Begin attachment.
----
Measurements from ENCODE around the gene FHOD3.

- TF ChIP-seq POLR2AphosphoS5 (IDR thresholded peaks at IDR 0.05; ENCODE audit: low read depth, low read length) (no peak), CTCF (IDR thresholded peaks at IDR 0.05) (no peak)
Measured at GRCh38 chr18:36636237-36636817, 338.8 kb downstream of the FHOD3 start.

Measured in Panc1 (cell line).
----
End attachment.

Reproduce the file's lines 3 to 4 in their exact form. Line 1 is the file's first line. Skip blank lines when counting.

Measured at GRCh38 chr18:36636237-36636817, 338.8 kb downstream of the FHOD3 start.

Measured in Panc1 (cell line).